Size Matters!

Whether you have an individual matter or a high volume of cases, there are a variety of factors to consider when deciding which law firm to retain. One of the most important of these factors is the size of the law firm.

When considering the size of the firm best suited to your needs, one should keep in mind that all lawyers are NOT the same. Even within the same firm, there are different degrees of experience and expertise that fall within the following “basic categories”: 

  • Experienced senior attorneys
  • Junior attorneys
  • Paralegals

If you are a “big client” at a “big firm,” the firm will have the resources to service your needs and the capacity that a small firm may lack. On the other hand, if you are a “small client” at a “big firm,” you can expect to be treated as such: a small fish in a big pond, where the larger fish are consistently given higher priority.

Note: Being a “big client” is relative, not absolute. It is based upon the percentage of the law firm’s revenue that is derived from the client’s business. A “small client” at a “big firm” may very well be a “big client" at a "small firm” as the revenue derived from that client’s business may be a much larger share of the small firm’s business than it would have been at a “big firm.”

Understandably, all firms devote greater resources and are more responsive to the clients who generate the highest percentage of their revenues, so it may be better to be a “big client at a small firm” than a “small client at a big firm.”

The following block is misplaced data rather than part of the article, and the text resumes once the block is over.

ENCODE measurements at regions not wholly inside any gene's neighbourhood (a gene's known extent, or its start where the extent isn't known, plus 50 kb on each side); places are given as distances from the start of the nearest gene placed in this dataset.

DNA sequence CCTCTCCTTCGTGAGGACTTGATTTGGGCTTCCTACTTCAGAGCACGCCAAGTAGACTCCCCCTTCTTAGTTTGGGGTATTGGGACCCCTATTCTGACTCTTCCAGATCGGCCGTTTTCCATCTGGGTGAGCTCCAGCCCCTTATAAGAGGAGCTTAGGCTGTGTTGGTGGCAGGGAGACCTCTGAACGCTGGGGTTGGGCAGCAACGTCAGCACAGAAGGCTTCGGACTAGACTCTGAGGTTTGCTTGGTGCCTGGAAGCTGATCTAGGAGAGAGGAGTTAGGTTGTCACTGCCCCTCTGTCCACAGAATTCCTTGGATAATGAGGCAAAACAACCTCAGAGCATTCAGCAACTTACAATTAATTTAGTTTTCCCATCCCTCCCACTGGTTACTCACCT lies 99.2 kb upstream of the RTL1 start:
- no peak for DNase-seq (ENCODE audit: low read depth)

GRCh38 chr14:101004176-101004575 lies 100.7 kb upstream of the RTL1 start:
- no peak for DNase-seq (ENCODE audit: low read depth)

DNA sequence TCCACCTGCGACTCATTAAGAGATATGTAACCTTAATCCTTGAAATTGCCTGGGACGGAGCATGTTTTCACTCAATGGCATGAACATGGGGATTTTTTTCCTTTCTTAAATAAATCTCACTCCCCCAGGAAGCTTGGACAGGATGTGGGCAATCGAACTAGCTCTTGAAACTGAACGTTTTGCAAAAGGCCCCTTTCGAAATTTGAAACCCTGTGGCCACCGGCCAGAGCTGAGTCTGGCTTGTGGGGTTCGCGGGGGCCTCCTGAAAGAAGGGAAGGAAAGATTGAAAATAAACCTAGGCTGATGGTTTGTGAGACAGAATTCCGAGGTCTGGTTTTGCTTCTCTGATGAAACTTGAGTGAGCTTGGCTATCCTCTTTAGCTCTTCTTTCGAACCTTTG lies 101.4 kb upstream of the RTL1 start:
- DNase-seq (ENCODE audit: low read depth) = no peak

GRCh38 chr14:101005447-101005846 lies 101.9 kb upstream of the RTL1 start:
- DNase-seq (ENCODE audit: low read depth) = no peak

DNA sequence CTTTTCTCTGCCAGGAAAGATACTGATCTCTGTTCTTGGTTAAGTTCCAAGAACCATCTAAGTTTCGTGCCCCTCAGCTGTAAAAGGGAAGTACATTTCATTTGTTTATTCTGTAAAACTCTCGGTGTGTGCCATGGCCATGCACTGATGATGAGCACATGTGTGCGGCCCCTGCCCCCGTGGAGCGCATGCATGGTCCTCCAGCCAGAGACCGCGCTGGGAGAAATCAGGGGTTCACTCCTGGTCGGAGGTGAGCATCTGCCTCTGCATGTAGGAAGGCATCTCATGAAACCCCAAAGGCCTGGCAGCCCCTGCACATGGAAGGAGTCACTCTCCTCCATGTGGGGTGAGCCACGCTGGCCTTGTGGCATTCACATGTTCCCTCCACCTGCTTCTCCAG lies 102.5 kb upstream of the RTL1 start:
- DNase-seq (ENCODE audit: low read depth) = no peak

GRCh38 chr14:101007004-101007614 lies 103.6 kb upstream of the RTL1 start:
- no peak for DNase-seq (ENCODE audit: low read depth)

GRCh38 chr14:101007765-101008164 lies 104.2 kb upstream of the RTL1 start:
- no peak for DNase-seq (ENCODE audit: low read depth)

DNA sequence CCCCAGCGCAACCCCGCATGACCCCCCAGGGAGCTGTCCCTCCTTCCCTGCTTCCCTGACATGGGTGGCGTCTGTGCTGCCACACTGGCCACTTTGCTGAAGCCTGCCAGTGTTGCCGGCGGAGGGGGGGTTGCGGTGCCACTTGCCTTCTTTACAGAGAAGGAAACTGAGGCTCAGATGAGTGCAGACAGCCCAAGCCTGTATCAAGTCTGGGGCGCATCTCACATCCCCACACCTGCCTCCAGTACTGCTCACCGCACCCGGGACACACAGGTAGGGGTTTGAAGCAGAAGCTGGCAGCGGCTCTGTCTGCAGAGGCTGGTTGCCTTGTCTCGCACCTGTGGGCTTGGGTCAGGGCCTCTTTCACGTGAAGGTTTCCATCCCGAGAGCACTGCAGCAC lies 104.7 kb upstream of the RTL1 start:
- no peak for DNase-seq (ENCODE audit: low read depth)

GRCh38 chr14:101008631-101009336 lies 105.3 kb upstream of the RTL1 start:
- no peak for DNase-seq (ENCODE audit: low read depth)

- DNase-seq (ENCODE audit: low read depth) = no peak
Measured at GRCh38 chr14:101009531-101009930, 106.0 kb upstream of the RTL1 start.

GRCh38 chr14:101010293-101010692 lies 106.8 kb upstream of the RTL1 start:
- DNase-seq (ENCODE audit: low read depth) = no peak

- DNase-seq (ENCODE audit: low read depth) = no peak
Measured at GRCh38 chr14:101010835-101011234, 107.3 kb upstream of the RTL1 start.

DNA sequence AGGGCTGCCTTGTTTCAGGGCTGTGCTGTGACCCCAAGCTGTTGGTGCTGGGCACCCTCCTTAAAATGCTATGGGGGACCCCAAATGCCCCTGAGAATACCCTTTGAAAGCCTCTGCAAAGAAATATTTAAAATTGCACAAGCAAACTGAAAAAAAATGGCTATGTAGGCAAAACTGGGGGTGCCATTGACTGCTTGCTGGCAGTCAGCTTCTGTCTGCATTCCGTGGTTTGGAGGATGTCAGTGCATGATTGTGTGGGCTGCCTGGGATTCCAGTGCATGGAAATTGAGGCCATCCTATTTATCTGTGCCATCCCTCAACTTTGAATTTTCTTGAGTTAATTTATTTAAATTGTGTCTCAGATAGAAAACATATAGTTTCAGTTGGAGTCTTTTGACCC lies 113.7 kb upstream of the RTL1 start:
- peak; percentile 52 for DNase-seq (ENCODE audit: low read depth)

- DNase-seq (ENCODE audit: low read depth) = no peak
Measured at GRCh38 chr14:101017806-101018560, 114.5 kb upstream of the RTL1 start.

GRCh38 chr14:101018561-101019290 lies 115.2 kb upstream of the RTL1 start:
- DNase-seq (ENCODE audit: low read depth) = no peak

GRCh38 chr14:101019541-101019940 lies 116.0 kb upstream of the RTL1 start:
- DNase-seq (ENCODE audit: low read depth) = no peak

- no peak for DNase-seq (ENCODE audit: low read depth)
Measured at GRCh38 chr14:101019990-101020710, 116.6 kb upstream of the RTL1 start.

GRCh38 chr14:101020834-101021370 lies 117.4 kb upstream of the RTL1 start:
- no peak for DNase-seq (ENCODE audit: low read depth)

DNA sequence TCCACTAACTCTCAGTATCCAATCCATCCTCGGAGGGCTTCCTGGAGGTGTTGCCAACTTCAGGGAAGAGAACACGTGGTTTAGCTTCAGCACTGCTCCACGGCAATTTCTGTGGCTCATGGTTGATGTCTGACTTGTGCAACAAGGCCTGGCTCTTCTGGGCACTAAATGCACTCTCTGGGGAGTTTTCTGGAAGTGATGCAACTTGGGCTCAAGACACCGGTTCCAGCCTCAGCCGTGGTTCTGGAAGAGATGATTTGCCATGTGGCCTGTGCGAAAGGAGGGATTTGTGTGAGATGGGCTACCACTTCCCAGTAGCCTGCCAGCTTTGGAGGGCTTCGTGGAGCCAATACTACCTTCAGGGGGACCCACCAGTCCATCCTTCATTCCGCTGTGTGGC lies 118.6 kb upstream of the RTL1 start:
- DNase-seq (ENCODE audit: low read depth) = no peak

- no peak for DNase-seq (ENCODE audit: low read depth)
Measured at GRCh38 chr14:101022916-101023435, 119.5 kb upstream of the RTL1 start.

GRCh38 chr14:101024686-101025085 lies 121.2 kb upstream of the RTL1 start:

When consulting with a small firm, you are far more likely to be dealing directly with owners of the firm, and getting the benefits of their expertise and years of experience, as opposed to junior attorneys or paralegals. Some of my “larger” clients regularly review their accounts with me personally, each month, to update them on status and ensure there are no unknown problems. Since their business is so important to me, I am happy to accommodate them.  If, however, they were at a much larger firm where their business was less significant, they might not enjoy the same level of service.

Additionally, when large firms service small clients, they typically assign that client’s matters to their junior associates while assigning the matters of their larger clients to their more senior staff. As an Adjunct Professor at a local law school for the past 25+ years, I know that while many of my students are extremely gifted, they have not yet attained sufficient experience to effectively handle cases as well as those with greyer hair.    

In conclusion, when selecting a law firm, one should ensure not only that the firm is large enough to handle their work, but small enough to make it a priority. After all, would you rather be represented by the largest, best known law firm, or by the firm that makes you their top priority?